If we wish to engage more people in worship, we must search for fresh ways to explain what worship is and why it is essential. Christian churches have a vast penumbra of marginal members who remain unaware—or unconvinced—that Sunday worship is a fruitful use of their time. How can it be presented so that it appears in its proper aspect, as a genuine priority in life?
I am always interested to see how others rise to this challenge, whether in Catholic or Protestant settings. Worship for Vital Congregations by Talitha Arnold, although it is written primarily for Protestant pastors in the Reformed tradition, addresses the fundamental question of “Why worship?” in ways that anyone might find helpful. What is worship? Why isn’t it just as good to go out and commune with nature, or pursue spirituality on my own? These are questions that continue to arise across the board.
Arnold uses the story of a raft trip on the Colorado river through the Grand Canyon as the source of numerous analogies and illustrations with which to help people understand various aspects of worship. Here is a passage that captures the flavor of the book.
It was a pretty secular group that got into those boats in June. All of us had grown up in faith traditions—Jewish, Hispanic Presbyterian, Mormon, Hispanic Catholic, Irish Catholic, Seventh Day Adventist. The group included the daughter of a Lutheran minister, another of a Mennonite minister, and the son of a Presbyterian pastor. One woman, raised Italian Catholic, had worked in India and new Hindu meditations. But now as adults only one person besides me was a part of any faith community.
Still they knew when to stand in awe of something and how to say thanks to the universe for such beauty. They also knew they weren’t the center of that universe. For each of us, those days immersed in eternity, from the first light of every dawn through every night of stars and moon was a pretty worshipful experience.
But it wasn’t worship. Awe-inspiring, yes. An experience of the Eternal, definitely. Ritual and a sense of community, yes. In short, the journey was deeply worshipful—but it wasn’t worship. Not even those times in the rapids, when we frequently invoked the name of God or Jesus or both.
But if an experience that inspiring isn’t worship, then what is it?
The author is a UCC pastor of a church in Santa Fe, New Mexico. Influenced by Evelyn Underhill and the ecumenical liturgical movement of the late twentieth century, Arnold places emphasis on fundamental issues: the relationship between the Eternal and the creature; Trinitarian faith; baptism, eucharist, liturgical year; covenant; and worship as wellspring of mission. Her pastoral work is among people who are very diverse in their attitudes toward church. Many have fled from the more liturgical churches and are wary of traditional claims and approaches to worship. That she and her pastoral team have made liturgical flowers bloom among folks who do not put a lot of stock in liturgy is a remarkable thing.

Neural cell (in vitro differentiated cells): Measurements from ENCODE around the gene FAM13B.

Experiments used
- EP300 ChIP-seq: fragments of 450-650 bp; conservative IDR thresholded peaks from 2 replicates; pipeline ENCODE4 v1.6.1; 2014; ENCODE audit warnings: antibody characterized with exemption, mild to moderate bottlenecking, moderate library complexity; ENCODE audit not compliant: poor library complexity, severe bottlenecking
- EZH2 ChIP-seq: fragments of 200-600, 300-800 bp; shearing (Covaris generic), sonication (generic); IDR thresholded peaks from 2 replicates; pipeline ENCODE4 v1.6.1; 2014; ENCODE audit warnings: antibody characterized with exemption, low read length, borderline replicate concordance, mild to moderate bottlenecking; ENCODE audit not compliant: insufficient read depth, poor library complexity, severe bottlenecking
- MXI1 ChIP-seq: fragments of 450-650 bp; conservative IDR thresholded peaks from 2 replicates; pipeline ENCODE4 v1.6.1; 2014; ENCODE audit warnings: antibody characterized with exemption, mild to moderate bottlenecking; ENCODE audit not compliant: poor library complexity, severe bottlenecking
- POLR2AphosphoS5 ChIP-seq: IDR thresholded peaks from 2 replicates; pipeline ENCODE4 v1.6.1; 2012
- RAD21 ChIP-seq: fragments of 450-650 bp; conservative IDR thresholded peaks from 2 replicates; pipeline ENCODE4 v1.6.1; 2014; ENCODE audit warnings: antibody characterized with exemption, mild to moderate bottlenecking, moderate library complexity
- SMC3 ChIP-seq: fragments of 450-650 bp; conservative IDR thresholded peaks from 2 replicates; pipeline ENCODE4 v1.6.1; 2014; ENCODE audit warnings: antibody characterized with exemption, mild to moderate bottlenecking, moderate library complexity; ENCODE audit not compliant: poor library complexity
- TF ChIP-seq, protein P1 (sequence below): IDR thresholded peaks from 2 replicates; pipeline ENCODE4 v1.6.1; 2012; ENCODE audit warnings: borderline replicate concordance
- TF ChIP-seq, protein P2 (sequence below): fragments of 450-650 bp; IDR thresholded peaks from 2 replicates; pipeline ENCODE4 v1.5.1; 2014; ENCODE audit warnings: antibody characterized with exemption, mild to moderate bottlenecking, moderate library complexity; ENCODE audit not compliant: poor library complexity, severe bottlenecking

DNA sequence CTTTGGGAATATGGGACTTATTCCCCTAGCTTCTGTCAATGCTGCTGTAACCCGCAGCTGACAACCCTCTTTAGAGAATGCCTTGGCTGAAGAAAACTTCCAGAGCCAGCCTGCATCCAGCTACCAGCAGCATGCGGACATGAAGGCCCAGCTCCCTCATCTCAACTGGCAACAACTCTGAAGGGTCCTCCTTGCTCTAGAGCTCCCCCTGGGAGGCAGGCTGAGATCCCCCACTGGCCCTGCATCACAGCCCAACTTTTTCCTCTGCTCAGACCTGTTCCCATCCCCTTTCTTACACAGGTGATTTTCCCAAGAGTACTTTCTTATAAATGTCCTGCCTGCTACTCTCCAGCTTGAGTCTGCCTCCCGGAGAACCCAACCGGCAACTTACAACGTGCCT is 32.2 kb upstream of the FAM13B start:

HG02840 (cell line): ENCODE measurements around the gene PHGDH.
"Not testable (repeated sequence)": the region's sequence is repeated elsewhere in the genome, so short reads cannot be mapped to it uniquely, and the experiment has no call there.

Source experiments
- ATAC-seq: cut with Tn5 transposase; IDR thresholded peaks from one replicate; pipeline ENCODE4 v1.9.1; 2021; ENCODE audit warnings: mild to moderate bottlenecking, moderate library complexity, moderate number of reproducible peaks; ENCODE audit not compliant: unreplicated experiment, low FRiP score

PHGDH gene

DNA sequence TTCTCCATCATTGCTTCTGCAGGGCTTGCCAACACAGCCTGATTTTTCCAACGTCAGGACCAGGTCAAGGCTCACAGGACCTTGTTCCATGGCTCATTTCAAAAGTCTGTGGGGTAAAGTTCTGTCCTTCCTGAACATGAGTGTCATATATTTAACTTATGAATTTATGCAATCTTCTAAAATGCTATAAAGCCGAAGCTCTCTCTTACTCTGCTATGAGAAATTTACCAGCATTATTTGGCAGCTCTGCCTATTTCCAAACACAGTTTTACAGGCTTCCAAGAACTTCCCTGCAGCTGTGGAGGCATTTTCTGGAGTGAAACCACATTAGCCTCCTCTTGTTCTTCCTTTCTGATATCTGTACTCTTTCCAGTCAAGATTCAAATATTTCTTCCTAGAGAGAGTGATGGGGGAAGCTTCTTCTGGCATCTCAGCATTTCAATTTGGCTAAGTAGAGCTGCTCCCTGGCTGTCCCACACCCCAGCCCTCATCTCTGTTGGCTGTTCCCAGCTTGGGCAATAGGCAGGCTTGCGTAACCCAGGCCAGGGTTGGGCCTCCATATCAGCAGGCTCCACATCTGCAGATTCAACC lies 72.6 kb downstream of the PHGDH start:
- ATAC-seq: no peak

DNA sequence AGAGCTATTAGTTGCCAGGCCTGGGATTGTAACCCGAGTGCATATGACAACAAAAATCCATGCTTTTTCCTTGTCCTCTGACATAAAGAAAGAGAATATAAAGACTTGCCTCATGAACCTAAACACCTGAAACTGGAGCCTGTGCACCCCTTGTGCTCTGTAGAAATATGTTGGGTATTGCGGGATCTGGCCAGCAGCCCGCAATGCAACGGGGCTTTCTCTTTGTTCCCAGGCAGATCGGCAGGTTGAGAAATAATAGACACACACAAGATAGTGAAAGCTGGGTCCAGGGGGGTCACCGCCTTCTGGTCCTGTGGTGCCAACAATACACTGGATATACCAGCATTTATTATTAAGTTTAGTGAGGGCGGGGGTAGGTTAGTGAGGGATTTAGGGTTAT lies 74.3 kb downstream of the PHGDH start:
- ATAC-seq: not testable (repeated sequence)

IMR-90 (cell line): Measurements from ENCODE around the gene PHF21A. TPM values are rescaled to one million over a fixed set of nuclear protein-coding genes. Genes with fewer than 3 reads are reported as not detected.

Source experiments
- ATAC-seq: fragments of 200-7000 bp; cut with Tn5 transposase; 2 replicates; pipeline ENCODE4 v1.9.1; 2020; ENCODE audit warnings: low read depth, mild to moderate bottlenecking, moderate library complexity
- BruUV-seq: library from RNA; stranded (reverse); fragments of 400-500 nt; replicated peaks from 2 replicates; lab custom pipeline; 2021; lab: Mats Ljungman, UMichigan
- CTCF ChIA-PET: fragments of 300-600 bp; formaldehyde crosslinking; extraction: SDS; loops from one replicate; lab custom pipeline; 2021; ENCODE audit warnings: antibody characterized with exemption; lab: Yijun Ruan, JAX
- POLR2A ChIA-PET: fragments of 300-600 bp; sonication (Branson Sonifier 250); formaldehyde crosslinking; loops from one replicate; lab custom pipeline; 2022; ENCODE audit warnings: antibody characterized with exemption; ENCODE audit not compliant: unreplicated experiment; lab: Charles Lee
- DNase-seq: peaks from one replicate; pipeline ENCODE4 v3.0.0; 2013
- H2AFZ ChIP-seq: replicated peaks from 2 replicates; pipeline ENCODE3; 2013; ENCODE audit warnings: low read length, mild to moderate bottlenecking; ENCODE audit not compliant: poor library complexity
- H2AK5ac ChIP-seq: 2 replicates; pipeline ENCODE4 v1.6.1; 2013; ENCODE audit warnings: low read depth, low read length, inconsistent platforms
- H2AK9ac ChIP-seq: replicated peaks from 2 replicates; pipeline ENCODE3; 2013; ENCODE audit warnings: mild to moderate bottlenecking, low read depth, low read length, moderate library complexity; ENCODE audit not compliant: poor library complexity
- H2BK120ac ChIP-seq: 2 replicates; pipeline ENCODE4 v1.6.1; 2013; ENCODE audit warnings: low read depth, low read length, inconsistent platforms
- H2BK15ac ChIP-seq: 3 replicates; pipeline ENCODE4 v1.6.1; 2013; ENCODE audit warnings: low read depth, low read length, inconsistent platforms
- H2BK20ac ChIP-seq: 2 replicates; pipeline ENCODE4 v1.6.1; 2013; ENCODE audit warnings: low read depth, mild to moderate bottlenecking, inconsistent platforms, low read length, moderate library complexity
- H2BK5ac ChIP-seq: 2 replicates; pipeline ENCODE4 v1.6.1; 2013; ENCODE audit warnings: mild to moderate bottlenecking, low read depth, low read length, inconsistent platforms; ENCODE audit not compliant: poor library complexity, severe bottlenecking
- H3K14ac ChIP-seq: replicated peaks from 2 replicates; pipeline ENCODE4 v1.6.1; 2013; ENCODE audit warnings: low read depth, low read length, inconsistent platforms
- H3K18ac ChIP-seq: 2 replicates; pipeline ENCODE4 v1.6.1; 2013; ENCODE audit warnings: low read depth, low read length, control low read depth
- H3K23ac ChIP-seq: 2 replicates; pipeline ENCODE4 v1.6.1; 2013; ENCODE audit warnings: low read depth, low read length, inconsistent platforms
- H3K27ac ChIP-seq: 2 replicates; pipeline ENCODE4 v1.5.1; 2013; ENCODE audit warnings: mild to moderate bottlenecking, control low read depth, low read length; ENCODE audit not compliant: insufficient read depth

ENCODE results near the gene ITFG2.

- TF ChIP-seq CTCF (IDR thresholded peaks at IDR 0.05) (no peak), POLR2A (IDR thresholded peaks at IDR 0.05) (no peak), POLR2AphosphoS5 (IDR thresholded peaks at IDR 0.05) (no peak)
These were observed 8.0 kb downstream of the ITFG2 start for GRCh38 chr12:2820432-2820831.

Arnold has an oral style of writing which resembles her preaching and makes the book very accessible. Here are a couple of examples:
- I think our need for worship began in the Garden, as soon as the first man and the first woman ate the apple and discovered they were ashamed of themselves and afraid of God. …We want to remember we were made for that Garden. We want to take off our shoes, not for airport checkpoints, but to stand on sacred ground, in silent awe and in celebration to praise and give thanks to the Source of this whole and holy life. (p. 30)
- Worship begins in praise to remind us “we ain’t it.” Most of us come to worship from a culture that wants us to believe that we and our children are the most important thing in the world and that the world (and its resources) needs to be organized around our desires. From the opening of worship, help your congregation remember who truly “is It.” (p. 41)
Worship for Vital Congregations (The Pilgrim Press, 2007; $12.00) is an engaging little book which proved to be great fun to read. It is full of anecdotes and wisdom about worship in the life of this congregation, out in the desert of New Mexico. Not all of it will apply to everybody, but for pastoral practitioners who want to “think outside the box” it’s well worth reading.